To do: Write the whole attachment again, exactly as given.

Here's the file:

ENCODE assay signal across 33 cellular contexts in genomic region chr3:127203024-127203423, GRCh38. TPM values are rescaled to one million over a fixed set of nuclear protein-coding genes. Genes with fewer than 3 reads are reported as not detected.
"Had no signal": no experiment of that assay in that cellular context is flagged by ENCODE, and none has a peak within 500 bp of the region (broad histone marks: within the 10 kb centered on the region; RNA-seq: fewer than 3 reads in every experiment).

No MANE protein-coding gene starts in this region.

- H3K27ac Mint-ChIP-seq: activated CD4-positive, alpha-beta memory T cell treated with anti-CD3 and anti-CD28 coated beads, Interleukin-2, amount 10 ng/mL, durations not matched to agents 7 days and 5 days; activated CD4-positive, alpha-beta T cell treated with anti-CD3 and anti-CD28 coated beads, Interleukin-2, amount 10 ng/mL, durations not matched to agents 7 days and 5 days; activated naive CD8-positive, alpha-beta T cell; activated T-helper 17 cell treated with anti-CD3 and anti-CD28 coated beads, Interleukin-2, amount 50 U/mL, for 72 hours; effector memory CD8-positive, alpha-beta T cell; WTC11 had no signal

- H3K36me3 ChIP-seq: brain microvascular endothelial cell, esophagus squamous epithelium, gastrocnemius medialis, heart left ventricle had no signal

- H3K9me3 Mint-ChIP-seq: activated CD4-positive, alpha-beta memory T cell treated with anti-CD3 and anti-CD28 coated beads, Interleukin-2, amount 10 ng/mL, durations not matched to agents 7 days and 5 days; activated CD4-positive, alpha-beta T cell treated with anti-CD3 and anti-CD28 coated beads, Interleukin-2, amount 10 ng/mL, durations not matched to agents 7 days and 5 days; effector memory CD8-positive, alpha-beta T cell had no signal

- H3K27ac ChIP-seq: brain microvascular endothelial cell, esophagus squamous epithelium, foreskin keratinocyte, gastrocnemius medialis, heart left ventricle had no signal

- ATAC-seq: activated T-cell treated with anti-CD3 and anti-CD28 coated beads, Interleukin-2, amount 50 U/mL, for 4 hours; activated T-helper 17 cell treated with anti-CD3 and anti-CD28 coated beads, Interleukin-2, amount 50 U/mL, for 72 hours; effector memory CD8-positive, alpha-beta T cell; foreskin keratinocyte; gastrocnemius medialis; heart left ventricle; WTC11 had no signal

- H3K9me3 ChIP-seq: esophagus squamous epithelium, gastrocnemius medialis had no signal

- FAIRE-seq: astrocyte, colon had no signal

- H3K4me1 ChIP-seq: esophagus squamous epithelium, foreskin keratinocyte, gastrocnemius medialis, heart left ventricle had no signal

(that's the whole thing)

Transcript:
ENCODE assay signal across 33 cellular contexts in genomic region chr3:127203024-127203423, GRCh38. TPM values are rescaled to one million over a fixed set of nuclear protein-coding genes. Genes with fewer than 3 reads are reported as not detected.
"Had no signal": no experiment of that assay in that cellular context is flagged by ENCODE, and none has a peak within 500 bp of the region (broad histone marks: within the 10 kb centered on the region; RNA-seq: fewer than 3 reads in every experiment).

No MANE protein-coding gene starts in this region.

- H3K27ac Mint-ChIP-seq: activated CD4-positive, alpha-beta memory T cell treated with anti-CD3 and anti-CD28 coated beads, Interleukin-2, amount 10 ng/mL, durations not matched to agents 7 days and 5 days; activated CD4-positive, alpha-beta T cell treated with anti-CD3 and anti-CD28 coated beads, Interleukin-2, amount 10 ng/mL, durations not matched to agents 7 days and 5 days; activated naive CD8-positive, alpha-beta T cell; activated T-helper 17 cell treated with anti-CD3 and anti-CD28 coated beads, Interleukin-2, amount 50 U/mL, for 72 hours; effector memory CD8-positive, alpha-beta T cell; WTC11 had no signal

- H3K36me3 ChIP-seq: brain microvascular endothelial cell, esophagus squamous epithelium, gastrocnemius medialis, heart left ventricle had no signal

- H3K9me3 Mint-ChIP-seq: activated CD4-positive, alpha-beta memory T cell treated with anti-CD3 and anti-CD28 coated beads, Interleukin-2, amount 10 ng/mL, durations not matched to agents 7 days and 5 days; activated CD4-positive, alpha-beta T cell treated with anti-CD3 and anti-CD28 coated beads, Interleukin-2, amount 10 ng/mL, durations not matched to agents 7 days and 5 days; effector memory CD8-positive, alpha-beta T cell had no signal

- H3K27ac ChIP-seq: brain microvascular endothelial cell, esophagus squamous epithelium, foreskin keratinocyte, gastrocnemius medialis, heart left ventricle had no signal

- ATAC-seq: activated T-cell treated with anti-CD3 and anti-CD28 coated beads, Interleukin-2, amount 50 U/mL, for 4 hours; activated T-helper 17 cell treated with anti-CD3 and anti-CD28 coated beads, Interleukin-2, amount 50 U/mL, for 72 hours; effector memory CD8-positive, alpha-beta T cell; foreskin keratinocyte; gastrocnemius medialis; heart left ventricle; WTC11 had no signal

- H3K9me3 ChIP-seq: esophagus squamous epithelium, gastrocnemius medialis had no signal

- FAIRE-seq: astrocyte, colon had no signal

- H3K4me1 ChIP-seq: esophagus squamous epithelium, foreskin keratinocyte, gastrocnemius medialis, heart left ventricle had no signal